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Lean In circles help women in construction navigate bias

NEW YORK: The construction industry is fighting to recruit more women into a sector that faces chronic labor shortages. Women make up only 4% of skilled construction laborers in the U.S. and often face discrimination on jobs sites. The latest initiative to change that culture is Lean In Circle for Tradeswomen, launched by the North Americas Building Trades Unions and Facebook executive Sheryl Sandbergs Lean In advocacy group. About 700 tradeswomen are meeting in 76 small groups in the U.S. and Canada to share strategies on combatting bias.

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US trade deficit narrows slightly to $70.1 billion in July

WASHINGTON: The U.S. trade deficit narrowed slightly to $70.1 billion in July as economic recovery overseas helped boost American exports while imports declined. The Commerce Department reported Thursday that the trade deficit fell 4.3% in July after surging to $73.2 billion in June. The trade deficit represents the gap between what the country exports to the rest of the world and the imports it purchases from other countries. In July, exports jumped 1.3%, reflecting revived overseas demand, while imports edged down 0.2%.

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Xi says China will set up 3rd stock exchange in Beijing

BEIJING: President Xi Jinping says China will set up its third stock exchange to serve private companies in the capital, Beijing. The step adds to promises to support entrepreneurs in the state-dominated economy. The announcement comes as Chinas companies face potential new hurdles to raising money on Wall Street or in other Western markets as Beijing launches regulatory crackdowns and tightens political control. Xi gave no details of the planned Beijing exchange or when it might be set up.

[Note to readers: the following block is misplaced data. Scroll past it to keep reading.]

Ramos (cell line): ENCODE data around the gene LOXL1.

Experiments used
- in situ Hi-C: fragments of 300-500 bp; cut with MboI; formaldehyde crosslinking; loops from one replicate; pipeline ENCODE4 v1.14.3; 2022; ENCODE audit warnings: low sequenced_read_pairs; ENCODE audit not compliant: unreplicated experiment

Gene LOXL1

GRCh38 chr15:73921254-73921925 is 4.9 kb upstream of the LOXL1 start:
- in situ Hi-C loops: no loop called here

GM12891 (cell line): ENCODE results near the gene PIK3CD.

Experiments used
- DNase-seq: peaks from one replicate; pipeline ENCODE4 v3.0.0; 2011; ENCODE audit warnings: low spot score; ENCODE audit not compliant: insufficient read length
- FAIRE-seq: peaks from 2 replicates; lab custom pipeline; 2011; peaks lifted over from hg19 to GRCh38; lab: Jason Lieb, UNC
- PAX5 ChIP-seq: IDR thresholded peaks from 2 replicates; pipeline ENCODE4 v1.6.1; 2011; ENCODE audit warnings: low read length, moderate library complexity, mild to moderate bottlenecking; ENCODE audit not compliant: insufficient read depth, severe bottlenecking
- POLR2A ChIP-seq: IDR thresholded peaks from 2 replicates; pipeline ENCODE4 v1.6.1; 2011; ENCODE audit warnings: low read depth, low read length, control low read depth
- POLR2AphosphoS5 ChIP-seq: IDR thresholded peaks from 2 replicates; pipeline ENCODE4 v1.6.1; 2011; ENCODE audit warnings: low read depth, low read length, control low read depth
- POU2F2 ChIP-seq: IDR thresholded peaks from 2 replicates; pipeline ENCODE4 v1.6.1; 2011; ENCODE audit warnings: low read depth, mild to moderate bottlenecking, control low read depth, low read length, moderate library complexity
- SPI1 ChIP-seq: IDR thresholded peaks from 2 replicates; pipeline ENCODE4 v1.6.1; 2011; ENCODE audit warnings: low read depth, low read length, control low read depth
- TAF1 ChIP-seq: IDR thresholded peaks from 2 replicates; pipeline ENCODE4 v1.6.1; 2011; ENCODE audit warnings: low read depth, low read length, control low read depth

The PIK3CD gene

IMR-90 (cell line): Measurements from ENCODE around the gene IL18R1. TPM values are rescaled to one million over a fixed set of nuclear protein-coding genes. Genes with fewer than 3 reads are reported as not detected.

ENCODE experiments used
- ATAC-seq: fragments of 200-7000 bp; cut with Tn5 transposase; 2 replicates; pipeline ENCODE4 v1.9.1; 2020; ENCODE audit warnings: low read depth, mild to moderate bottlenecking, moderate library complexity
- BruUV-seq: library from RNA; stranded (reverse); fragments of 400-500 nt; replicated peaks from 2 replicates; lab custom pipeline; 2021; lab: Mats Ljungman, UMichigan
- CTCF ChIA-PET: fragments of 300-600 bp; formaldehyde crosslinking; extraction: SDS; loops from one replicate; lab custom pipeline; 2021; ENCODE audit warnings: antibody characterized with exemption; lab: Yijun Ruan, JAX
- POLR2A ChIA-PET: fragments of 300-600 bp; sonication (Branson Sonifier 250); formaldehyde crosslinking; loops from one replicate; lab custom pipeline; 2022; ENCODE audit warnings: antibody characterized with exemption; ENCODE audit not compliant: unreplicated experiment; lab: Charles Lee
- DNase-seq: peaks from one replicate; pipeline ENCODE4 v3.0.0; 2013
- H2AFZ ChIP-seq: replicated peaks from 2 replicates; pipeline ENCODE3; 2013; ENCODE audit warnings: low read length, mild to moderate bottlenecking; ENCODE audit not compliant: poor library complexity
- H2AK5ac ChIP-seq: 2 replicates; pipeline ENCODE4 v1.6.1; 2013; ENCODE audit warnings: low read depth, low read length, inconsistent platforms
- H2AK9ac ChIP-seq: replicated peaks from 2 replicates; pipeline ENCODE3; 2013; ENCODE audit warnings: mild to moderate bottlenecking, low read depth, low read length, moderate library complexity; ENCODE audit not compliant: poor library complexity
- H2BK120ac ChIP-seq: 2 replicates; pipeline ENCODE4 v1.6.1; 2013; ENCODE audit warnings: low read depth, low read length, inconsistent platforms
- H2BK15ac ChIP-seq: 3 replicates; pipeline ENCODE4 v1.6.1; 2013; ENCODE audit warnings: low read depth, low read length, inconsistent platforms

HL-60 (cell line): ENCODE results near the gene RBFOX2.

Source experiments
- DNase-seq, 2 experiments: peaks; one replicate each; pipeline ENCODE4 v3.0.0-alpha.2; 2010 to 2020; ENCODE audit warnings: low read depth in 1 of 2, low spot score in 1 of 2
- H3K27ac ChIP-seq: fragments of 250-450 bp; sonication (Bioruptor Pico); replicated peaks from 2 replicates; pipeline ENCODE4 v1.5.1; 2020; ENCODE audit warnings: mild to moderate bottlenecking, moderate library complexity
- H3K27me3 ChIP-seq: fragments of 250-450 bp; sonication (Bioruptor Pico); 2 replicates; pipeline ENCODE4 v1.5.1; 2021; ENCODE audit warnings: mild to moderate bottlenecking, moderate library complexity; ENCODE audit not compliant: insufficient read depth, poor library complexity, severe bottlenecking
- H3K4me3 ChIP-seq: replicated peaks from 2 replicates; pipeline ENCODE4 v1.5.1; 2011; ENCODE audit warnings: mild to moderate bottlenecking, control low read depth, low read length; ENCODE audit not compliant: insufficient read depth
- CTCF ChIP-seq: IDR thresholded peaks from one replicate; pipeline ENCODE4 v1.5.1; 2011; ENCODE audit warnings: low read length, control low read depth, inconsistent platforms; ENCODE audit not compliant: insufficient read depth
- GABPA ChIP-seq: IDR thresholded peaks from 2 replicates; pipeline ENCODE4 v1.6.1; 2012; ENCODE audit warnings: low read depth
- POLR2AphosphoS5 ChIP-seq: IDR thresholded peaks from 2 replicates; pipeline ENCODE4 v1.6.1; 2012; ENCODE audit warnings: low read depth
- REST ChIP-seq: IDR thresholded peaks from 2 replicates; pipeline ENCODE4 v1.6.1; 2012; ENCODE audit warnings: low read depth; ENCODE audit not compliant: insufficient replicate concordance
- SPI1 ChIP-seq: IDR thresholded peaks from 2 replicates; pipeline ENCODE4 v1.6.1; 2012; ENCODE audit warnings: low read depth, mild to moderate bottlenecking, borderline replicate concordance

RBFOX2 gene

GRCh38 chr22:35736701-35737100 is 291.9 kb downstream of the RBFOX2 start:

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Stocks shake off an afternoon stumble to end modestly higher

NEW YORK: The stock market recovered from an afternoon stumble and ended with modest gains Thursday, enough to mark more record highs for the S&P 500 and the Nasdaq. The S&P 500 added 0.3% while the Nasdaq managed a gain of 0.1%. Small-company stocks far outpaced the rest of the market, a sign that investors are feeling encouraged about the prospects for the economy. The Russell 2000 rose 0.7%, more than twice the gain of the S&P 500, which tracks large companies. Energy stocks did particularly well as the price of oil rose 2%. The yield on the 10-year Treasury slipped to 1.29%.

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Electric boats making waves without the noise

NEW YORK: The auto industry has raced ahead on an electric wave with more manufacturers joining the race seemingly every day. The boating industry has sputtered far behind, bogged down by low-horsepower engines and batteries that take up nearly half the boat. Thats in the process of changing. Bolstered by new technology, the electric boats are now faster, have smaller batteries with longer ranges and are still zero emission. Electric boating has been embraced by celebrities like Drake, Robert De Niro and Greta Thunberg, according to Vision Marine. Many tour operators have turned to electric boats and so have cities for rental and water taxis.

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The S&P 500 gained 12.86 points, or 0.3%, to 4,536.95. The Dow Jones Industrial Average advanced 131.29 points, or 0.4%, to 35,443.82. The Nasdaq added 21.80 points, or 0.1%, to 15,331.18. The Russell 2000 index of smaller companies rose 16.96 points, or 0.7%, to 2,304.02.

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first published:September 03, 2021, 02:45 IST